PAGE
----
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What we know about the shooting at a birthday party in Alabama

AILSA CHANG, HOST:

There are still more questions than answers today after a mass shooting over the weekend at a birthday party in the small Alabama town of Dadeville, population just over 3,000. Four people were killed, and at least 28 were injured. Police say their investigation is ongoing. And since the shooting Saturday night, authorities have released little information about what happened and why. NPR's Debbie Elliott joins us now from Dadeville. Hi, Debbie.

DEBBIE ELLIOTT, BYLINE: Hi there.

CHANG: So what can you tell us at this point about what exactly happened on Saturday?

ELLIOTT: Well, we really don't have any more details today than we had, you know, yesterday. We know that the shooting happened right off the town square - it's one of those little historic town squares - in a dance studio that had been rented out for a sweet 16 birthday party. Today there does appear to be a cleaning and remediation crew at that building, and people have laid out a couple of bouquets of flowers on the sidewalk out front.

The only new information today is coming from the Tallapoosa County coroner, who identified the four young people killed. They were 23-year-old Corbin Holston of Dadeville - local residents tell me he is a former football player at Dadeville High School - 18-year-old Philstavious Dowdell of Camp Hill, a senior at Dadeville High School - everyone here calls him Phil. He was a well-loved football player who was about to graduate and then go on and play in college. It was his sister's sweet 16 birthday party where this happened. The other two, 19-year-old Marsiah Emmanuel Collins of Opelika, a nearby town - local press reports say he was headed to LSU next year and was a musician. And then 17-year-old Shaunkivia Nicole Smith, also a senior at Dadeville High - people here call her KeKe and say she was always smiling and worked as a manager for a couple of sports teams at the school.

CHANG: God. Well, I know, Debbie, that you've been talking to people there who are still processing. What are they saying to you?

ELLIOTT: You know, it's just a lot of sadness and shock that this happened here. Pastor Richard Jacobs with New Popular Springs Missionary Baptist Church told me some members of his congregation were at that party. And he says people are just really struggling to understand.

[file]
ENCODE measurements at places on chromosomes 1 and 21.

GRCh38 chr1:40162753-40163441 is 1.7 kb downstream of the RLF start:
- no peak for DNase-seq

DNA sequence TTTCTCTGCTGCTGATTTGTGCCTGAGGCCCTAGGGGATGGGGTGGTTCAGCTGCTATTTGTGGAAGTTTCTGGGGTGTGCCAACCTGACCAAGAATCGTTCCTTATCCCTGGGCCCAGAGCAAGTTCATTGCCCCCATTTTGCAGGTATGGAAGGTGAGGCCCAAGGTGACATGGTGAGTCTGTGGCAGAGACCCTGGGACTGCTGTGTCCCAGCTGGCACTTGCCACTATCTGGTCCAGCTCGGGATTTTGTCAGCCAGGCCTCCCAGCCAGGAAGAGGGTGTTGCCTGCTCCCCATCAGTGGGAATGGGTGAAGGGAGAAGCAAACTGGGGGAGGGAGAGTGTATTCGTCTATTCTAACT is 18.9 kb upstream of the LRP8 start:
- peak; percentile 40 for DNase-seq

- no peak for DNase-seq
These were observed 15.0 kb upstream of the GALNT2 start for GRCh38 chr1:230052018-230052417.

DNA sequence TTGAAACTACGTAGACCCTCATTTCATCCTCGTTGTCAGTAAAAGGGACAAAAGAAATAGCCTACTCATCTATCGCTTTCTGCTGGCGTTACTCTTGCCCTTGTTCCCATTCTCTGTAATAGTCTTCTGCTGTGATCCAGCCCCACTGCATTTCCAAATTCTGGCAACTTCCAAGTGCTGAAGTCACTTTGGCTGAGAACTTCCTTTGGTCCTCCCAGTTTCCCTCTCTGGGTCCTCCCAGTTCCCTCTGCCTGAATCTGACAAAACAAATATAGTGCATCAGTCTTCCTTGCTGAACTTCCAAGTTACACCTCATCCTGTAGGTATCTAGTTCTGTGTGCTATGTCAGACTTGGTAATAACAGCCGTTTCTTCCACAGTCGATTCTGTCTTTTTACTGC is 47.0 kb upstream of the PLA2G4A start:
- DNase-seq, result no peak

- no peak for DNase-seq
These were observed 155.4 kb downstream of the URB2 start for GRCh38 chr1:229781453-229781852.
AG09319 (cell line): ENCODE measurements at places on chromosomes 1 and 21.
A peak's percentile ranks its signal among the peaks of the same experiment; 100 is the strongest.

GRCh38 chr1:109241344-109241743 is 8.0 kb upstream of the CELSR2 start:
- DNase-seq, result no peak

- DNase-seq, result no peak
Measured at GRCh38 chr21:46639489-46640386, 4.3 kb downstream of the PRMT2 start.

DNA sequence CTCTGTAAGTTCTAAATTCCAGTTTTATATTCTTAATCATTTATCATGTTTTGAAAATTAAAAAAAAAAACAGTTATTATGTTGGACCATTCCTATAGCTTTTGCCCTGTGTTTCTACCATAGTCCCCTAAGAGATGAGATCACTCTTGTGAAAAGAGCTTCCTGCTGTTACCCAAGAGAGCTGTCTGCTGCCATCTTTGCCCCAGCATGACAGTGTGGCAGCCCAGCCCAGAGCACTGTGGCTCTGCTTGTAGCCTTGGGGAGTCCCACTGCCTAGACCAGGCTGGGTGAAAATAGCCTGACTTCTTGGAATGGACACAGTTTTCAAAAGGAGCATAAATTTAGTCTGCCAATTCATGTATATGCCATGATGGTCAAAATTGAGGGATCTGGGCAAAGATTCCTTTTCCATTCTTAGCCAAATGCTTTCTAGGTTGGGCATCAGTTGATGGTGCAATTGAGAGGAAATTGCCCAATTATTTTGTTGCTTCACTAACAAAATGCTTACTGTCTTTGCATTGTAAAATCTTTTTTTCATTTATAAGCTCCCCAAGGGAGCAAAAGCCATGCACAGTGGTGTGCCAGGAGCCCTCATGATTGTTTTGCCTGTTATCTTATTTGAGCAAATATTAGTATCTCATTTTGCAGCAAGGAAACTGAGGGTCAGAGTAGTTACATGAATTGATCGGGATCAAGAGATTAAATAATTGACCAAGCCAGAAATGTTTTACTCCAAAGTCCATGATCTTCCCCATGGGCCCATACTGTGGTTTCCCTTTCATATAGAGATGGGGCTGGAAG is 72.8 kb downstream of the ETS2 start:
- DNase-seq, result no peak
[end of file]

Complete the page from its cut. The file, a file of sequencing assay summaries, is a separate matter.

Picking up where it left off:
RICHARD JACOBS: Right now each and every person in this community is facing a tragedy. Such a small-knit community like we are and as close as we are, this impact has affected everybody, from the schools to local businesses. These are individuals and kids that you see every day, that you know their parents. You know their siblings. And we're still just trying to process the situation.

ELLIOTT: Ailsa, two main themes from people here that I've been talking with today. No. 1, if you think your little town is immune from mass shootings, think again.

CHANG: Yeah.

ELLIOTT: No one is immune. And secondly, why? No one seems to have an answer as to what caused a celebration to turn deadly.

CHANG: So no details so far about a possible motive.

ELLIOTT: No. I did speak briefly with the Dadeville police chief, Jonathan Floyd, and he asked for patience.

JONATHAN FLOYD: We're working diligently. We're following up on every lead that we've got. We're going to be very methodical. We're not going to make any mistakes. Our ultimate goal here is successful prosecution.

ELLIOTT: So Floyd declined to comment on whether authorities have a suspect in custody. He did say he's asking witnesses to come forward with anything they might have, including photos or videos from the party. It sounds very much like this is an active investigation, but it's also just completely unclear whether a suspect or suspects - plural - could still be at large.

CHANG: Right.

ELLIOTT: So there's just lots of questions remaining.

CHANG: Indeed. That is NPR's Debbie Elliott in Dadeville, Ala. Thank you so much, Debbie.

ELLIOTT: You're welcome. Transcript provided by NPR, Copyright NPR.

NPR National Correspondent Debbie Elliott can be heard telling stories from her native South. She covers the latest news and politics, and is attuned to the region's rich culture and history.